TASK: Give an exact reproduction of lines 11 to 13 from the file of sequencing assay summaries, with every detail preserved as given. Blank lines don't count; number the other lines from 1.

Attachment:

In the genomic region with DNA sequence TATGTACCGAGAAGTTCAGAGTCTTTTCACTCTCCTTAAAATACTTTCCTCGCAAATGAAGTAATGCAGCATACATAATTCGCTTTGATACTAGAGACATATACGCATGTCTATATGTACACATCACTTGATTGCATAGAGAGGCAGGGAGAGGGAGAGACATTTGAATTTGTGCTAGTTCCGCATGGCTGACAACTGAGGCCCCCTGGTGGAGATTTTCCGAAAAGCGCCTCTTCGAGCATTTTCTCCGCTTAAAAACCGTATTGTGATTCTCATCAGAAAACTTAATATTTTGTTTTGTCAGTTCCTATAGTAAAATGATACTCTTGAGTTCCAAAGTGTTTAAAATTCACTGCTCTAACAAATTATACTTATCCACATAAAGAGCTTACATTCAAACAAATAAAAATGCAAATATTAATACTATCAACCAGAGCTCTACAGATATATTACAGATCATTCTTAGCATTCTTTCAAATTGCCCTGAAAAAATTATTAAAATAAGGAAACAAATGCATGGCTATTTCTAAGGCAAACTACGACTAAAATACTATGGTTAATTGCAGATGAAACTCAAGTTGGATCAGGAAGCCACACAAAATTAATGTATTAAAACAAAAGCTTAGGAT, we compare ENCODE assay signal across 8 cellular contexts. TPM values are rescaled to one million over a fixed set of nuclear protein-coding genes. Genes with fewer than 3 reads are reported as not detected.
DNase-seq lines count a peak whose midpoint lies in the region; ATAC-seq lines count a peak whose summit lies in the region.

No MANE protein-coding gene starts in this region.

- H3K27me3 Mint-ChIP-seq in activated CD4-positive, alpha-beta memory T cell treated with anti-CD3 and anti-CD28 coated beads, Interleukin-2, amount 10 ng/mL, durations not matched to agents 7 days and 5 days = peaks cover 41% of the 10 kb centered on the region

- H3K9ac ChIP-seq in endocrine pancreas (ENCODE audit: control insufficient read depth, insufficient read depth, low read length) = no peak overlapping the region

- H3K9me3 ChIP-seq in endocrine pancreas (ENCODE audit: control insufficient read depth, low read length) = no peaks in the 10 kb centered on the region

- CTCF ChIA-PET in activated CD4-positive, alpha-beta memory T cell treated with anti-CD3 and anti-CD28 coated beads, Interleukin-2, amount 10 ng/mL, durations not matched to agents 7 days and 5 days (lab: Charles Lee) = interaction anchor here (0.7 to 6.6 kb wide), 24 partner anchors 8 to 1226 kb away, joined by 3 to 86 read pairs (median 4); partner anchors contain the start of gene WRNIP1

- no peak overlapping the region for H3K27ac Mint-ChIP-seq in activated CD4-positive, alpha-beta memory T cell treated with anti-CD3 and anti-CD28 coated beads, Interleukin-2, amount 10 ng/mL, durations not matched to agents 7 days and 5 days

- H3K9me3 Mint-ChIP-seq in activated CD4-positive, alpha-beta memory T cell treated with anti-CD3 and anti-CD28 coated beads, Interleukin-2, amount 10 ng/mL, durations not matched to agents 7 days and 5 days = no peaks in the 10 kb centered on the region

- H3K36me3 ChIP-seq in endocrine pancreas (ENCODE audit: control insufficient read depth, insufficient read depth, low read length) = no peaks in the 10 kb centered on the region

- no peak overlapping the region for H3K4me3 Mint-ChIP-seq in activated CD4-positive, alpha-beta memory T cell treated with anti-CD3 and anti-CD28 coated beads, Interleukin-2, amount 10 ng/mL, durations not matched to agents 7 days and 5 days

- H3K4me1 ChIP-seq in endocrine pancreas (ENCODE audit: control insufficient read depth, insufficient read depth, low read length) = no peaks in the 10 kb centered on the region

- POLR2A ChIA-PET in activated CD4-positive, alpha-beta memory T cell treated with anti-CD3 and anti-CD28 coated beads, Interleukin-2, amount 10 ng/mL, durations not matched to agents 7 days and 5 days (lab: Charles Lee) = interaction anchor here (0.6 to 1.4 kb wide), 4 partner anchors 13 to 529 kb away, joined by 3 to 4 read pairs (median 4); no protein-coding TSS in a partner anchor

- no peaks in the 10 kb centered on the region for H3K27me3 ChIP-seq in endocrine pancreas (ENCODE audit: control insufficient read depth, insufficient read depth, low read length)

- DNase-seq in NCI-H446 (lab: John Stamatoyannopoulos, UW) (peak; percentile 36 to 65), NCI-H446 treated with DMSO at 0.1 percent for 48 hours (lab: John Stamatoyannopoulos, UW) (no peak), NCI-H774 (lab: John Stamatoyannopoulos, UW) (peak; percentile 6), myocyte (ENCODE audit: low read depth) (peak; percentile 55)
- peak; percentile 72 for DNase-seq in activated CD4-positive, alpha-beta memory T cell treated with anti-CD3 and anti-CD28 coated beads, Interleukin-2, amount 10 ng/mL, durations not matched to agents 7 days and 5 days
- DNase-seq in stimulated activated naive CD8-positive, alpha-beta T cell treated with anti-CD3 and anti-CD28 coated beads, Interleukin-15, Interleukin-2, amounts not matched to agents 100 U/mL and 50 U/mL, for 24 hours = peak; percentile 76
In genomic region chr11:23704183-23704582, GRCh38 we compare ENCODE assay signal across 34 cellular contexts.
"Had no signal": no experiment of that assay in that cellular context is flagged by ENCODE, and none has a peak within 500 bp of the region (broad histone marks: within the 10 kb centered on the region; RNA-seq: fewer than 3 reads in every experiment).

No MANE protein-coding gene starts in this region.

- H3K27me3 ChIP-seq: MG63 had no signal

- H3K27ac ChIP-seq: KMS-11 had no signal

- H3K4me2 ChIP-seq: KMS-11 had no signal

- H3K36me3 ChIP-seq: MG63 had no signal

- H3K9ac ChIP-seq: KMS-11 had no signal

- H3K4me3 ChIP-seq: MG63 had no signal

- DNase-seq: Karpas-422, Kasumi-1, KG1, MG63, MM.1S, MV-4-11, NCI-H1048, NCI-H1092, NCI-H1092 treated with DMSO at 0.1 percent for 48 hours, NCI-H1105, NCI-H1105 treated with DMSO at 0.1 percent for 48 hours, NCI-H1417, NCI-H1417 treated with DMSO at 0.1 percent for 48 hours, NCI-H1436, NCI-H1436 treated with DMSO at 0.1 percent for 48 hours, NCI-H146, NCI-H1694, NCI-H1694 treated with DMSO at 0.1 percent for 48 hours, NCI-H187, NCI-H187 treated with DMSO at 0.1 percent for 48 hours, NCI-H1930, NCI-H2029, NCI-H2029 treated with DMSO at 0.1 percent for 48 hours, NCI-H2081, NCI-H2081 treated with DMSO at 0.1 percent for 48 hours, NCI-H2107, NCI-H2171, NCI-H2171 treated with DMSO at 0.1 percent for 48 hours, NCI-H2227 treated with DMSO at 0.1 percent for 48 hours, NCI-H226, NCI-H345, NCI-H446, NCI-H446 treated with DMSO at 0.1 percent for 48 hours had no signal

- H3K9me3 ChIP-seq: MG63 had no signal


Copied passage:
- no peak overlapping the region for H3K4me3 Mint-ChIP-seq in activated CD4-positive, alpha-beta memory T cell treated with anti-CD3 and anti-CD28 coated beads, Interleukin-2, amount 10 ng/mL, durations not matched to agents 7 days and 5 days

- H3K4me1 ChIP-seq in endocrine pancreas (ENCODE audit: control insufficient read depth, insufficient read depth, low read length) = no peaks in the 10 kb centered on the region

- POLR2A ChIA-PET in activated CD4-positive, alpha-beta memory T cell treated with anti-CD3 and anti-CD28 coated beads, Interleukin-2, amount 10 ng/mL, durations not matched to agents 7 days and 5 days (lab: Charles Lee) = interaction anchor here (0.6 to 1.4 kb wide), 4 partner anchors 13 to 529 kb away, joined by 3 to 4 read pairs (median 4); no protein-coding TSS in a partner anchor